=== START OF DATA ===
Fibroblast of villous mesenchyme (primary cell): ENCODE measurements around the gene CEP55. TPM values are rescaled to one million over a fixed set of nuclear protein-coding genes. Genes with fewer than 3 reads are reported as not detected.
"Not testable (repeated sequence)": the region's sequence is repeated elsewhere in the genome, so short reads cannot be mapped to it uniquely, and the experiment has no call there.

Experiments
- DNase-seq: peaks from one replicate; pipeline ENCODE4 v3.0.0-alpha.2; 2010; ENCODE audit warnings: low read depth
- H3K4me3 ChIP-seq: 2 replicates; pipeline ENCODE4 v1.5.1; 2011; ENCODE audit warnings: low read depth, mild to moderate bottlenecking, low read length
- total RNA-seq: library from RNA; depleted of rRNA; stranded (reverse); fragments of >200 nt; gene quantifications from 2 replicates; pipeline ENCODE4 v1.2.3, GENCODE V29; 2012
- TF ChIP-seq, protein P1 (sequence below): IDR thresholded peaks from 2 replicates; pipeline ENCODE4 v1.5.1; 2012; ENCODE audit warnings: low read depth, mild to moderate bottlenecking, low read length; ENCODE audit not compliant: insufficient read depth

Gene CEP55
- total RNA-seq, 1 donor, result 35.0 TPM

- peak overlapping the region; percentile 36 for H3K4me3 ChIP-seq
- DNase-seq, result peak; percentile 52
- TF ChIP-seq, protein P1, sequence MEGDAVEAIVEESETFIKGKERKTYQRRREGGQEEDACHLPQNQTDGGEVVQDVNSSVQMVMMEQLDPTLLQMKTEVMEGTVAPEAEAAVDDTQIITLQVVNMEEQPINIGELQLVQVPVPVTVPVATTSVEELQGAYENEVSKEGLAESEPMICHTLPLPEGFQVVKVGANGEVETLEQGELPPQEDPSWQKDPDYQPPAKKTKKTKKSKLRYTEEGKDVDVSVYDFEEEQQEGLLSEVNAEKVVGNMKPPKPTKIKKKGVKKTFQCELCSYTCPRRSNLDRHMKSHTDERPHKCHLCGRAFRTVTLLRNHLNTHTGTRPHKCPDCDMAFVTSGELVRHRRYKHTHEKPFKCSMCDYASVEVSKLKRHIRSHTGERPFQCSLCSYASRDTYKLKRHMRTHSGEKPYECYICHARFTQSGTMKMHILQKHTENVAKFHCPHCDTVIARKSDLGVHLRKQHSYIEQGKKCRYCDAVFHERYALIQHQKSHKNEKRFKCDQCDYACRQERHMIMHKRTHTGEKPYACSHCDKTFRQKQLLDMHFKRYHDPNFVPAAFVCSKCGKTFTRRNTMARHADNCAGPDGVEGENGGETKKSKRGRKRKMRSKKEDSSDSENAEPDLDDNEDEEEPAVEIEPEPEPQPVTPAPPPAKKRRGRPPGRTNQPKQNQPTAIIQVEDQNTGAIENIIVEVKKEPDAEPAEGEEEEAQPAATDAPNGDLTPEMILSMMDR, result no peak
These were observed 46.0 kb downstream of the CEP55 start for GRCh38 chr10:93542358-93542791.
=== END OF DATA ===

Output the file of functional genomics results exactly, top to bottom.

Fibroblast of villous mesenchyme (primary cell): ENCODE measurements around the gene CEP55. TPM values are rescaled to one million over a fixed set of nuclear protein-coding genes. Genes with fewer than 3 reads are reported as not detected.
"Not testable (repeated sequence)": the region's sequence is repeated elsewhere in the genome, so short reads cannot be mapped to it uniquely, and the experiment has no call there.

Experiments
- DNase-seq: peaks from one replicate; pipeline ENCODE4 v3.0.0-alpha.2; 2010; ENCODE audit warnings: low read depth
- H3K4me3 ChIP-seq: 2 replicates; pipeline ENCODE4 v1.5.1; 2011; ENCODE audit warnings: low read depth, mild to moderate bottlenecking, low read length
- total RNA-seq: library from RNA; depleted of rRNA; stranded (reverse); fragments of >200 nt; gene quantifications from 2 replicates; pipeline ENCODE4 v1.2.3, GENCODE V29; 2012
- TF ChIP-seq, protein P1 (sequence below): IDR thresholded peaks from 2 replicates; pipeline ENCODE4 v1.5.1; 2012; ENCODE audit warnings: low read depth, mild to moderate bottlenecking, low read length; ENCODE audit not compliant: insufficient read depth

Gene CEP55
- total RNA-seq, 1 donor, result 35.0 TPM

- peak overlapping the region; percentile 36 for H3K4me3 ChIP-seq
- DNase-seq, result peak; percentile 52
- TF ChIP-seq, protein P1, sequence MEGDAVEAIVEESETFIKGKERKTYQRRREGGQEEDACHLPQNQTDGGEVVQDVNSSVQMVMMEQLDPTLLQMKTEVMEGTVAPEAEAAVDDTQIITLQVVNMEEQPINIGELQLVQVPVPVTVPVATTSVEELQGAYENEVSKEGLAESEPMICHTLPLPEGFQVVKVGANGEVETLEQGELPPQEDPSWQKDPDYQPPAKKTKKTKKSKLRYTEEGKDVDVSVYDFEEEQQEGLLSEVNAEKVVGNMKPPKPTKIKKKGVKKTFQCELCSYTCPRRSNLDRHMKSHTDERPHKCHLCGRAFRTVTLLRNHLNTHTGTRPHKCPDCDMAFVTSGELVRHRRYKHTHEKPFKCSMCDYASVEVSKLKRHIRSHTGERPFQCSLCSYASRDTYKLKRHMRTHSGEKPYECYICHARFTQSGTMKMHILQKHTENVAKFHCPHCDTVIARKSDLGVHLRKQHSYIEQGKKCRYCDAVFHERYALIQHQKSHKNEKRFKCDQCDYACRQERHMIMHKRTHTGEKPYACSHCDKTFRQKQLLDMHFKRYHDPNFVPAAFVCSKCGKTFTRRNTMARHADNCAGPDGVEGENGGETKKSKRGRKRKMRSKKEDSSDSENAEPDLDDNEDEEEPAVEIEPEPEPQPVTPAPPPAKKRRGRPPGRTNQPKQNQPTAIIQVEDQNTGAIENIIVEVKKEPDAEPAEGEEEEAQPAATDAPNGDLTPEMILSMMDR, result no peak
These were observed 46.0 kb downstream of the CEP55 start for GRCh38 chr10:93542358-93542791.